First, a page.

Bringing Health and Hope to Kuwaa through the Gift of Water

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For many families in the Kuwaa region of Liberia, life stories are composed of daily desperation in the struggle to survive. Jensen Seyenkulo’s family story reads no differently. But after many years away from the area, Jensen has returned to his birthplace to help rewrite the stories of his people, superimposing abundance and hope where want and misery were once the only narratives.

In much the same way as many families before and since, Jensen’s parents worked tirelessly and sacrificially. Each day, his mother worked sun up to sun down in the family’s garden plot to grow just enough vegetables and rice for a meager meal. Dad spent all day searching the forest for wild game. Discouraged and desperate, he usually came to dinner empty handed.

After eating what never felt like enough, Mom and children would walk nearly a mile to fill containers with water for the next day. The water smelled foul and contained human waste, but Mom figured dirty water for her children was better than no water at all. Little did she know, the water was often the source of sickness and death that plagued the village.

In recent history, one in five children in the Kuwaa villages die before age five, and more than half do not live to celebrate their 10th birthdays. When someone becomes sick, injured or experiences a complication in childbirth, the nearest hospital is a three-day, 80-mile walk away, and most die before reaching help.

“When I try to describe how bad the situation was and is you may think I must have a very vivid imagination,” Jensen recounts, “but really, my imagination is not that good… things are just so bad it is hard to describe and even harder to really get your mind around.”

When Jensen was four, his parents decided the best hope for their child was to give him up for adoption. A person from the city promised to give him an education. After that he would see his family only in the summers.

After many years and much schooling, Jensen returned to visit his home village in 2005. He was dismayed to see things had gone from bad to worse. “The conditions were just deplorable,” says a now middle-aged Jensen, largely a result of the Liberian Civil War that devastated the land from 1989 to 2003. Moved to seek action, Jensen contacted two American missionary families that he had known from summers during his childhood.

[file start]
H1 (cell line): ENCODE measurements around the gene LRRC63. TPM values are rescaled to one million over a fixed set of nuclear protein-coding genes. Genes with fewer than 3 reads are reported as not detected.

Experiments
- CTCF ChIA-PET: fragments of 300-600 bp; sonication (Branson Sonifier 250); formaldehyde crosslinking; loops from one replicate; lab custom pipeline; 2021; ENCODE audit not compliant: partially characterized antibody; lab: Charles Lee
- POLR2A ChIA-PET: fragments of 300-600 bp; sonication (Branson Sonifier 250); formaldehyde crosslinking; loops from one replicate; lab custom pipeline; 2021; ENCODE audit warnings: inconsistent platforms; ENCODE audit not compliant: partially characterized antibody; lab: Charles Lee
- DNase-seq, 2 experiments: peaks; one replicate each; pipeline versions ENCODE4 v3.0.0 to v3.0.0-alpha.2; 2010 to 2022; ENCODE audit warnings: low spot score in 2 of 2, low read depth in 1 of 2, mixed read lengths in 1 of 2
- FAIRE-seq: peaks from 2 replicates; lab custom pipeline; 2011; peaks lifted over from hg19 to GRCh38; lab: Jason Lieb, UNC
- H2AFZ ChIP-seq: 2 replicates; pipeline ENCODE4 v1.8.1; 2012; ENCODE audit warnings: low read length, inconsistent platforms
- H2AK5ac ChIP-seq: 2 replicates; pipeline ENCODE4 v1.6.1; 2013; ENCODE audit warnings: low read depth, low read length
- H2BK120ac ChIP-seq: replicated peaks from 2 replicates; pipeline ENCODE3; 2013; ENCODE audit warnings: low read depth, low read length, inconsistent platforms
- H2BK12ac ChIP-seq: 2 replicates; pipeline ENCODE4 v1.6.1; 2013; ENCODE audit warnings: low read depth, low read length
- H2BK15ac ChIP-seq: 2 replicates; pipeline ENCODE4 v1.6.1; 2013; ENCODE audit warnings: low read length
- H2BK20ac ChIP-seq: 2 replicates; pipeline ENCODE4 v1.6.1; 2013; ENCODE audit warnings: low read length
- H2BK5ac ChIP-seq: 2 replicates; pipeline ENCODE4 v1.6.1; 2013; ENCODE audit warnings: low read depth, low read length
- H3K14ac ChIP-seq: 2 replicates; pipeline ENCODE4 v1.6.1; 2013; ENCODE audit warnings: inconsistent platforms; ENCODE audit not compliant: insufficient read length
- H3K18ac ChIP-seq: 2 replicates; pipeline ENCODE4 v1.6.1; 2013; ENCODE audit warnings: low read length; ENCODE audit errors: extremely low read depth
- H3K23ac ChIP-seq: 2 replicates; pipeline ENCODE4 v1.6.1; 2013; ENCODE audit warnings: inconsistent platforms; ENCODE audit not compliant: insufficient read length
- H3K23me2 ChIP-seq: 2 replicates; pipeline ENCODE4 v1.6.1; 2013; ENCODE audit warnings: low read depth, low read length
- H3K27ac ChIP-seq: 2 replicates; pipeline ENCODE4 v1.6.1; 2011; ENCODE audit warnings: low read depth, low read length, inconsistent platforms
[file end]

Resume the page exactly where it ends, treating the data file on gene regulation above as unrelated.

“It became clear that what was needed was a health project, and that project had to start with clean water,” says Jensen. “That’s when we got in touch with Wheat Ridge Ministries and told them what we believed the Lord was leading us to do. Wheat Ridge received our proposals and they were glad to be partners with us.”

With the grant from Wheat Ridge, five new wells were built and several old wells damaged during the civil war were renovated.

As the switch is made to clean water sources, the health of the community is drastically improving, particularly among children. Families and children previously weakened by sickness from unclean water now boast greater health, the absence of continuous stomach pain and increased strength for daily tasks. Driven both by hope and increased health, the Kuwaa communities are working together to build and repair additional wells and mold bricks for constructing a local health clinic.

Without the long evening walk for water, families have time together and are able to do homework with their children. Thus, education in the villages is becoming increasingly possible and parental involvement in children’s lives is becoming a greater component of community life.

Beyond the immediate results of clean water, the Wheat Ridge investment in the Kuwaa Mission has opened the door for other substantial partnerships that will further transform villagers’ lives. The Liberian government has agreed to provide personnel and supplies for the health clinic the Kuwaa Mission is building. Samaritan’s Purse also is partnering with the mission to establish fisheries and animal husbandry programs that will infuse villagers’ diets with protein.

These collaborative efforts provide the fuel that empowers the Kuwaa people to transform their quality of life and walk into hopeful futures for themselves and their children. People in the villages are excited; they are working hard together.

“These are my people,” Jensen says with love in his voice. “God has provided a way for me to go back and help.” Through your ongoing partnership with Wheat Ridge Ministries, you have become a part of the Kuwaa people’s story, too – a story that has allowed thousands of people to escape scarcity and despair and enter into hope and health.

Written by Lydia Ewing-Green